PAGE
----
- The backlog of medical devices that need certifying under the new European Union regulations fell by 5% from April to October, according to a survey of notified bodies.
- As of October, there were almost 23,000 valid certificates under the old directives. The devices covered by the certificates need to be certified under the new Medical Devices Regulation by May 2024, in some cases earlier, to stay on the market.
- While most of the certificates are set to expire in 2024, officials are pushing for companies to apply for MDR certification early, the latest survey found no increase in the pace of submissions.
Changes to the MDR timeline mitigated the threat of immediate disruption to device supply, although it left the industry facing a bottleneck in 2024. To quantify the backlog, the European Commission surveyed the notified bodies designated under the directives.
The survey showed that there were 22,793 valid directive certificates as of October, down from 24,073 in April. Most, or 17,095, of the certificates are set to expire in 2024. If companies wait until close to the deadline to seek MDR certification, demand may overwhelm notified body capacity and leave applicants without the paperwork they need to continue selling their devices after May 2024.
Notified bodies are organizations designated by EU member states to assess whether regulated products meet technical requirements before they can be sold in Europe.
In June, European officials said it is “essential” that manufacturers seek certification “as soon as possible and well in advance of the end of the transition period.”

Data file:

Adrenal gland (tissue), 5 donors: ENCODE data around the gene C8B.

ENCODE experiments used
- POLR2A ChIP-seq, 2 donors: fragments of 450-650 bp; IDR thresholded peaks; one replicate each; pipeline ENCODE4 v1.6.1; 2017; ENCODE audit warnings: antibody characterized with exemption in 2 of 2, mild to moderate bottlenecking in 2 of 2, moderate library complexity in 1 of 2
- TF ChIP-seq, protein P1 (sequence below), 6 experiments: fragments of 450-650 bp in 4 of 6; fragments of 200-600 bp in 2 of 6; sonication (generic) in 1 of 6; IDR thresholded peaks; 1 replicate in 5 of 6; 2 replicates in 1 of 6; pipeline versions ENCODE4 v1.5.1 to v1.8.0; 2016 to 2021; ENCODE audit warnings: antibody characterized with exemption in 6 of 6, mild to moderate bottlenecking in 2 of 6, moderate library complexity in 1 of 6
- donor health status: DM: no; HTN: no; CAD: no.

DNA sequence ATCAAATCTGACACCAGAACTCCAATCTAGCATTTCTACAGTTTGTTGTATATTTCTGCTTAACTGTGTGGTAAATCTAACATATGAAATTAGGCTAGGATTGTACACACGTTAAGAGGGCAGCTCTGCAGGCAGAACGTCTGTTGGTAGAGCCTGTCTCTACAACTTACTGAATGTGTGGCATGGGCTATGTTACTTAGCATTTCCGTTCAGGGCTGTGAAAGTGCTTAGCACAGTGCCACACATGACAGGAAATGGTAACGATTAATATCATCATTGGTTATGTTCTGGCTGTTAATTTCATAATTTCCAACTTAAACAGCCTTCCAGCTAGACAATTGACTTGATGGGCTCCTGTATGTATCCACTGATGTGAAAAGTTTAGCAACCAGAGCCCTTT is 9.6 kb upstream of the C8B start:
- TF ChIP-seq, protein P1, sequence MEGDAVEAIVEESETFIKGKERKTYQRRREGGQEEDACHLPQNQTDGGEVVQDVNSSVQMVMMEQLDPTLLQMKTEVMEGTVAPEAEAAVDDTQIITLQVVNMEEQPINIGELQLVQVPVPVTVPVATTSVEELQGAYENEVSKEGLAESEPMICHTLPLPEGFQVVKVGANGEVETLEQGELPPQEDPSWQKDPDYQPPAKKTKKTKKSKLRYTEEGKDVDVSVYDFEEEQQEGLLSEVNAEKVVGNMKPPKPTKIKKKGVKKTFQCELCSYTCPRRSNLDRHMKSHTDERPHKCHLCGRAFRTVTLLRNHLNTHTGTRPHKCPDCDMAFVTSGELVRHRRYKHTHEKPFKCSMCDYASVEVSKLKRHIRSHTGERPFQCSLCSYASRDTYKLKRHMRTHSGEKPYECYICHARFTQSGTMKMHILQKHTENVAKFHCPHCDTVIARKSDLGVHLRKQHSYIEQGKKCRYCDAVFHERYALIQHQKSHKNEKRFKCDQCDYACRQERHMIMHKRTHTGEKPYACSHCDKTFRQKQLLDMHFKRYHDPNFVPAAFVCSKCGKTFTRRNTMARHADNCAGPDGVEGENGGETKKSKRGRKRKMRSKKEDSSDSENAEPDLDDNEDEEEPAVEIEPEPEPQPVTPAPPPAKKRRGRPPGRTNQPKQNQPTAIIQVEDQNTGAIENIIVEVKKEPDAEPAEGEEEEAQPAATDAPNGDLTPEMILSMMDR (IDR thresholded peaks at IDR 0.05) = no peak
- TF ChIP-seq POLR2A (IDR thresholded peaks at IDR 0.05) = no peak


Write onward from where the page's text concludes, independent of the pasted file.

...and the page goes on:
The request has yet to translate into an increase in activity. From September 2021 to April 2022, companies submitted 2,268 applications for certification under MDR. Between April and October 2022, the figure was 1,932.
While the rate of submissions has yet to accelerate, it’s still outpacing the speed at which notified bodies are issuing MDR certificates. The number of MDR certificates increased from 1,069 to 1,990 between April and October. As such, the pile of applications under review at notified bodies grew by 20%. The European Competent Authorities for Medical Devices is the latest group to comment on the situation.
“While measures to improve the efficiency of application of the regulatory requirements to address the capacity bottleneck are currently in the process of being implemented, a focused European discussion should also be conducted involving experts and decision makers from the Member State authorities, the EU Commission and including, when appropriate, relevant stakeholders, identifying how best to support and deliver on the implementation and practical application of the MDR and IVDR [In Vitro Diagnostic Regulation] for the benefit of European citizens,” the group said.